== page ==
Detailed reef study shows why it’s important to maintain healthy fish communities
By Summit Voice
FRISCO — Although fish are often thought of as predators that graze on microorganisms, plants and smaller animals, it turns out they play another crucial role in the marine ecosystem. Through excretion, they recycle the nutrients they take in, providing the fertilizer sea grass and algae need to grow.
The administration’s oceans policy is aimed at protecting, maintaining and restoring the health of economically critical marine ecosystems, thereby providing a sustainable flow of ocean resources for coastal communities, but the Republicans in Congress are more intent on continuing the short-term plunder of fisheries and other natural resources, with no thought about future generations. Read the final recommendations of the Ocean Policy Task Force at the Summit Voice Scribd feed.
According to a report released today, Mediterranean fishermen have been violating quotas at will and have engaged in numerous illegal fishing practices, including misreporting catch size, hiring banned spotter planes, catching undersized fish, and trading fishing quotas.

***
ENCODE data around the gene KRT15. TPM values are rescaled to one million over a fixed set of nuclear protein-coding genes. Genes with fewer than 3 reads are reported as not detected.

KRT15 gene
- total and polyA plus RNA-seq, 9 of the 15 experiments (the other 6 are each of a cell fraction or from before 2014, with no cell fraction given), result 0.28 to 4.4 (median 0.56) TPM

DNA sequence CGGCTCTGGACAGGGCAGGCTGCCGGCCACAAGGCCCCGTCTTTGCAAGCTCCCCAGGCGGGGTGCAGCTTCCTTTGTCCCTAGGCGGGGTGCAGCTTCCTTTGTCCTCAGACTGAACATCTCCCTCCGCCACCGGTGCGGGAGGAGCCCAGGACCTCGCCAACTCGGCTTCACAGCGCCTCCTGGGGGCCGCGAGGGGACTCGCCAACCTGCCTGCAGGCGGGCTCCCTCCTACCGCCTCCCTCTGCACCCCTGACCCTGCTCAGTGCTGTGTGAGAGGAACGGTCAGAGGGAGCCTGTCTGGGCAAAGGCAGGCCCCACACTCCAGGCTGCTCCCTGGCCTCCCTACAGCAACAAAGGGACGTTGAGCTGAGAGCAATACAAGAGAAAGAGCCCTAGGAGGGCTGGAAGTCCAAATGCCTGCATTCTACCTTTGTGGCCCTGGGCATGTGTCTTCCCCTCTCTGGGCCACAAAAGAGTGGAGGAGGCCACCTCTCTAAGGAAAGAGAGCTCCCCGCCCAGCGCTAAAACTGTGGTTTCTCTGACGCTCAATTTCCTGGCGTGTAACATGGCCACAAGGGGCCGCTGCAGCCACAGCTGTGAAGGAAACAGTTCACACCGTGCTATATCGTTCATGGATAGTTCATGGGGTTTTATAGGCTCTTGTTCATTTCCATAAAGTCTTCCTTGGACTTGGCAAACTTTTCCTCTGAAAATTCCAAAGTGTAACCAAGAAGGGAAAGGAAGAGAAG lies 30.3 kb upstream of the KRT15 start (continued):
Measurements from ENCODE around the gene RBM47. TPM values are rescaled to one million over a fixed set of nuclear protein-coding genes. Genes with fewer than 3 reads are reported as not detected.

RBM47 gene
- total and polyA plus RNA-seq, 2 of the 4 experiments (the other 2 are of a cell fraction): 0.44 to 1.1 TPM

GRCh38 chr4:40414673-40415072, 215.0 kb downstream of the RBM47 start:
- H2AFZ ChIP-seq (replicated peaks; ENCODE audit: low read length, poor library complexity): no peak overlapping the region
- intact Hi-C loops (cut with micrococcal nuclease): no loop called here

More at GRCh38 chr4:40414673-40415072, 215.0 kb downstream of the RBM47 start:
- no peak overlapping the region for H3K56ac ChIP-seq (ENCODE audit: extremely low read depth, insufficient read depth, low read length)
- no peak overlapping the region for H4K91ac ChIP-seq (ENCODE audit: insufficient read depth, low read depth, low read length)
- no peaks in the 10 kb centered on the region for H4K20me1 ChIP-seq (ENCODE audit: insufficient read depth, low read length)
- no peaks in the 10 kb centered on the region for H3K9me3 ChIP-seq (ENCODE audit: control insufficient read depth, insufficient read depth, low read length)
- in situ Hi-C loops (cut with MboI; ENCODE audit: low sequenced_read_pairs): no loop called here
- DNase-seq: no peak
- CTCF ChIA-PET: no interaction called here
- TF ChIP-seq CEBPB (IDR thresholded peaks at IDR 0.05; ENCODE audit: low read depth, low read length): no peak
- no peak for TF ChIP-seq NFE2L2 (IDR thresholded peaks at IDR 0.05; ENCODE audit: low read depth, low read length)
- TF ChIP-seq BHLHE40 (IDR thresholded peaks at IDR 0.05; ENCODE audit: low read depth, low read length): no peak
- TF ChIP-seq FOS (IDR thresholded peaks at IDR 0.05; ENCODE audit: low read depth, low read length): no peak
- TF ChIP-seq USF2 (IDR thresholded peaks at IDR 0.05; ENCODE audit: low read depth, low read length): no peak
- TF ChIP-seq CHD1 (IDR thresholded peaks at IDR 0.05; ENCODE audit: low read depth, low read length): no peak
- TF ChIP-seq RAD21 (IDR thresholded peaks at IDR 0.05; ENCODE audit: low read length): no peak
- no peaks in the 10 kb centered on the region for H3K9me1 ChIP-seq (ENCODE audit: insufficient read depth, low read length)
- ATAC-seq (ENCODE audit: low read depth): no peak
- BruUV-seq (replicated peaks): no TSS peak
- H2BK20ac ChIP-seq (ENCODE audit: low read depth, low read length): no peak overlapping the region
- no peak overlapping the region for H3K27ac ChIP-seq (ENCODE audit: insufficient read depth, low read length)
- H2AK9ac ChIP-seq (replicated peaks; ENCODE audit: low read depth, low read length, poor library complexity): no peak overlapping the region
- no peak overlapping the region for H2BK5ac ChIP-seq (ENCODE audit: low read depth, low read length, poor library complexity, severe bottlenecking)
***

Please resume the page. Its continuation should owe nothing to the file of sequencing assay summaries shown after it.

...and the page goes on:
Spawning stock of the eastern Atlantic bluefin has plummeted nearly 75 percent since 1974, The fish is the favored source of red tuna sushi and sashimi. Japan makes up three-quarters of the world market, but the fish is also served in restaurants from Paris to New York. Each year, thousands of tons of fish have been illegally caught and traded. At its peak — between 1998 and 2007 — this black market included more than one out of every three bluefin caught, conservatively valued at $400 million per year. Continue reading “Black market, fraud decimating bluefin tuna population”→
Transplanting elkhorn corals shows promise for restoring reefs on a local level, but large-scale, long-term threats are undiminished
By Summit Voice
SUMMIT COUNTY — Coastal and island residents may be able to restore some coral reefs damaged by global warming and fishing by transplanting new pieces of coral on to damaged reefs.
The research was done Dr Graham Forrester, from the University of Rhode Island, who led a team of scientists, students and local residents to try and restore a dead at White Bay in the British Virgin Islands. Their findings revealed that transplanting pieces of coral onto damaged reefs improved coral growth and survival rates.
Through careful long-term monitoring, the team was able to measure the results of its success. They found that transplanted pieces of elkhorn coral reattached themselves after three months and grew into large adult corals after four years. Continue reading “Good news for coral reefs?”→